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7 prefab homes that impressed us in 2016

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Another prefabulous year behind us!

gabled prefab house Photo courtesy BIO Architects

The idea that prefab homes can provide an efficient alternative to traditional construction is no longer news. Besides digging deep into all kinds of prefab dreams percolating throughout the last century, Curbed also been sharing plenty of prefab options currently available to order—from the wicked-cool to the relatively affordable, from the eco-friendly to the stormproof to the best prefab upgrades for your backyard shed.

Of course, in the mean time, architects and designers are continuing to push the boundaries of prefab, whether that’s in cost-efficiency, sustainability cred, or pure aesthetics. Here now, the seven projects from 2016 that make prefab living seem as enticing as ever.

1. A ‘floating’ prefab channeling modern art

Kicking things off is this striking creation from Portuguese prefab pros MIMA Lab. Inspired by the work of minimalist artists like Donald Judd and John McCracken, the super glossy MIMA Light appears to levitate right off the ground. The secret? Wraparound mirrors at the base of the home. As for the interior, you get a kitchenette and bathroom, plus an open living, dining, and sleeping areas—all clad in pinewood.

2. The 1,200-square-foot prefab cabin built for $80,000

Photos courtesy BIO Architects

Dubldom, a promising (and affordable!) prefab line created by Russian firm BIO Architects, recently started taking U.S. pre-orders for its cabin-like modern homes. If two recently completed models are any indication (shown above and in the very top photo of this article), Dubldoms are simple and stylish.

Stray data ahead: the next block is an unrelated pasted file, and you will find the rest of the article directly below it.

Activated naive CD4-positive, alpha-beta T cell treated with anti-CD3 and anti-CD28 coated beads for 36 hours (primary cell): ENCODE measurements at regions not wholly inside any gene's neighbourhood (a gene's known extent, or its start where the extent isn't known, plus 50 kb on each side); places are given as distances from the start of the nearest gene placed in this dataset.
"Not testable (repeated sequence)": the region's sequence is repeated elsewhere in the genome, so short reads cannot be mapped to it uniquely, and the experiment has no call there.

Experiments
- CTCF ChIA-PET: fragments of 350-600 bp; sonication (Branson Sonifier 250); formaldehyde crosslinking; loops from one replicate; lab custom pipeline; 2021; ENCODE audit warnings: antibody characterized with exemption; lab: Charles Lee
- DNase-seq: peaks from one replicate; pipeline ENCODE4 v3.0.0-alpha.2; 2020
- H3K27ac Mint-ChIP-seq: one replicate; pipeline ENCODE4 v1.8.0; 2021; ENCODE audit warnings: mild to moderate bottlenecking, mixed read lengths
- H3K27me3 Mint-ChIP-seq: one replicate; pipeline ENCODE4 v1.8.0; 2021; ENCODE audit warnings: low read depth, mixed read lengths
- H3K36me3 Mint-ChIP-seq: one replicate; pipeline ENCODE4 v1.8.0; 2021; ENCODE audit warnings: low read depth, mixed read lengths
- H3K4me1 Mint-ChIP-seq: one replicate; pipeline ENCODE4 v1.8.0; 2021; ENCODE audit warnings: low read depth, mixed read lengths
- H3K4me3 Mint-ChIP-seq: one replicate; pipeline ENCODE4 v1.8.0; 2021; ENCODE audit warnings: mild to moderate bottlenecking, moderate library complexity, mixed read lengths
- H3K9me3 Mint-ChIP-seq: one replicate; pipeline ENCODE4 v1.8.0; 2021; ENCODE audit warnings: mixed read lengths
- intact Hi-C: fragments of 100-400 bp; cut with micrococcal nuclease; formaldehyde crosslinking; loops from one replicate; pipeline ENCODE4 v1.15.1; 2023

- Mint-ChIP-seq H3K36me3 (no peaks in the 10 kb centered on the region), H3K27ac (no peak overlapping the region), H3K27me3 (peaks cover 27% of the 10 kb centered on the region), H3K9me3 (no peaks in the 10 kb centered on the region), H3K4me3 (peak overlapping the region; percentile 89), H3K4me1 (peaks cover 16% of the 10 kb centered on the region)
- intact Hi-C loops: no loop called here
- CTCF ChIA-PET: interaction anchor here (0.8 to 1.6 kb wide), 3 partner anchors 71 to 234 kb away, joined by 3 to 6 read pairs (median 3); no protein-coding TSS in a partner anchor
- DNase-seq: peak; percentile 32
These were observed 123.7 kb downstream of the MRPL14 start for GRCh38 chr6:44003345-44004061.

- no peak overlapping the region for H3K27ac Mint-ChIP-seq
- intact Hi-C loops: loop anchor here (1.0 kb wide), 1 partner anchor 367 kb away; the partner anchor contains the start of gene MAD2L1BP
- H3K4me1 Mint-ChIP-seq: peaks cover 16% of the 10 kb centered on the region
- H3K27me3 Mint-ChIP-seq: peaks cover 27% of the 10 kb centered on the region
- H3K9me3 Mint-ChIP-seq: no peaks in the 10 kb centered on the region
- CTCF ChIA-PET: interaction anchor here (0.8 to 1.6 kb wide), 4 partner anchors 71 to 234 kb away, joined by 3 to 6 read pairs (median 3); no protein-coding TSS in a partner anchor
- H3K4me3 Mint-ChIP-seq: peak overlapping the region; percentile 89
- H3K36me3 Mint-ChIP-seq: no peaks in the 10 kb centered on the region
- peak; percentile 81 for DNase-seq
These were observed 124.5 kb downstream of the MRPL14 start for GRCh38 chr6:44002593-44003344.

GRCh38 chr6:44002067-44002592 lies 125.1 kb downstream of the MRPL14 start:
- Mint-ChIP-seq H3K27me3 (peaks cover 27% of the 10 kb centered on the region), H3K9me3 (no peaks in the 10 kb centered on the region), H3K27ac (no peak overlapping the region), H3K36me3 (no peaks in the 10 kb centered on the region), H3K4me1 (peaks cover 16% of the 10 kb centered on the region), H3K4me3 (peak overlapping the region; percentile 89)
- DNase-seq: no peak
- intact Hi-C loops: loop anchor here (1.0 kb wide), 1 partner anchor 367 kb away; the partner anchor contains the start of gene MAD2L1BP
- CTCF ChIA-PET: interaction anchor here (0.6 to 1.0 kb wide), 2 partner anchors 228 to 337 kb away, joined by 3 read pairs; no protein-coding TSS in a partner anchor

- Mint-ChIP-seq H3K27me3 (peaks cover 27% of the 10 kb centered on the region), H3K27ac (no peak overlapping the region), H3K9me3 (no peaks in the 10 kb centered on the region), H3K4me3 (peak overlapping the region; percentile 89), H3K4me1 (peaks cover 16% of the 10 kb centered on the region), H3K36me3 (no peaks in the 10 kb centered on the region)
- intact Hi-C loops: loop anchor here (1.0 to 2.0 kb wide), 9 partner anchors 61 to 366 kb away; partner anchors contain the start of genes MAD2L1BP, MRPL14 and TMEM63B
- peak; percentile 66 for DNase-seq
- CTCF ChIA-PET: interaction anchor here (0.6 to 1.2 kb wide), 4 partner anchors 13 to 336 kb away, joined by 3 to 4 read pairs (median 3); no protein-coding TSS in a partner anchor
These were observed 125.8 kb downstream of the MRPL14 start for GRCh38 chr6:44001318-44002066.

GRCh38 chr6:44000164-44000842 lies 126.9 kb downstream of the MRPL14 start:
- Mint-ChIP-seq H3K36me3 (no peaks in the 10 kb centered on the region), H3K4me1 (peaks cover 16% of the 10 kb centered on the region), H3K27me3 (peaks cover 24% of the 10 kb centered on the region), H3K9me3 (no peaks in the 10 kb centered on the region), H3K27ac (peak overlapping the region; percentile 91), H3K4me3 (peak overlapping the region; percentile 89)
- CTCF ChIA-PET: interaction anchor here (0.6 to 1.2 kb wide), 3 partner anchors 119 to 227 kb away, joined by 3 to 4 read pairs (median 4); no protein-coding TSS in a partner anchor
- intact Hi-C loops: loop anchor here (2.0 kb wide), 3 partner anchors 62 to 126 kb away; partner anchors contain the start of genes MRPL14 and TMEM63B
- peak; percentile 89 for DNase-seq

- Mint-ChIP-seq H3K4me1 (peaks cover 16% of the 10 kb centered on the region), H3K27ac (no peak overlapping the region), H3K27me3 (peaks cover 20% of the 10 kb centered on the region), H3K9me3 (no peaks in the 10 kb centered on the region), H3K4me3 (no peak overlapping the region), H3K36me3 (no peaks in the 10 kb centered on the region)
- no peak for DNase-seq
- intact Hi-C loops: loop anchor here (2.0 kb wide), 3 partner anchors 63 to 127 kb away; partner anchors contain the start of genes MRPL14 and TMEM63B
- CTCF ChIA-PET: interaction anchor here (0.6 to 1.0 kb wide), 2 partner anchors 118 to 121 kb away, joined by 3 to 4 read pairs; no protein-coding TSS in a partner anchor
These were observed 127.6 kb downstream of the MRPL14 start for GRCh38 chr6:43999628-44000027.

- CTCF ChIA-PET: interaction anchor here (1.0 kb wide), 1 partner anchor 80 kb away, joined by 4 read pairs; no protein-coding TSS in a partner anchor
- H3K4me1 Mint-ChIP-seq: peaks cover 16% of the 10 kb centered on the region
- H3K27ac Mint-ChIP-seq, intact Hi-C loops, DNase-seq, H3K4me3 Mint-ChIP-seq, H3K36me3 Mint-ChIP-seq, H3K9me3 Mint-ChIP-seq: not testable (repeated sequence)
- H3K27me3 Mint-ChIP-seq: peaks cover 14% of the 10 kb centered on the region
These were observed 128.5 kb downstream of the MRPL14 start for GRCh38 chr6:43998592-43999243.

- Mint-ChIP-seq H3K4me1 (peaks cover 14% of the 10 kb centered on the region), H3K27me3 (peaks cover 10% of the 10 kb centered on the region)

3. KODA, an energy-efficient prefab box that can be anything

Shortlisted for the World Architecture Festival’s Small Project Award, this tiny prefab home from Estonian design collective Kodasema can easily be dismantled and transported to another location. The 215-square-foot dwelling as shown functions as a home with a living, dining, and kitchen area, plus a lofted bedroom space, bathroom, and terrace. But it can be adapted for use as a cafe, office, studio, or classroom, as well. The four-layer glass facade enhances both insulation and natural light. Solar panels on the roof can also help power the home.

4. Bay Area startup’s high-end prefab tiny home solution

Photos via Avava Systems

Over the summer, Bay Area startup Avava Systems introduced BriteSpace, its line of small dwellings measuring between 120 and 480 square feet. The first completed project, shown here, is a 264-square-foot backyard guesthouse built using high-quality, sustainable materials like real oak flooring, low-e windows, structural-insulated panels, and LED lighting. It looks real nice, so don’t be too surprised by the price tag. The estimated cost for a fully-functional standard unit like this is around $85,000, not including add-ons like solar energy and rain water collection systems.

5. A stylish modular design that optimizes views

This recently completed pair of guesthouses from Minimod, the prefab arm of Brazil and Uruguay-based architecture firm MAPA, is each built from modular components arranged in different configurations. The modularity allows for flexibility in interior layouts as well as framing of the surrounding views.

6. The Window House, Muji’s latest prefab experiment

Muji, the minimalist Japanese home goods brand, is no stranger to prefab housing. This year, the company unveiled a prototype of the Window House, which is larger than its previous prefab designs. The open-plan, two-story dwelling is predictably dreamy in that pared-back Muji way, but what’s more intriguing is how the company is approaching the design development process. Indeed, over the summer, Muji was taking applications for someone to live in the fully-furnished house, rent-free, for two-whole years in exchange for regular feedback about the experience. We’d love to see where this goes.

7. A green-roofed beauty completed in six weeks

Australian firm Archiblox built this 1,722-square-foot stunner with sustainability thoroughly in mind. Going prefab in the first place means a minimal impact on the gorgeous natural landscape. They also sited the house with an east-west orientation optimized for cross-ventilation, while a green roof helps minimize rainwater runoff and solar penetration. Inside, a high-contrast kitchen adds some extra pizzazz.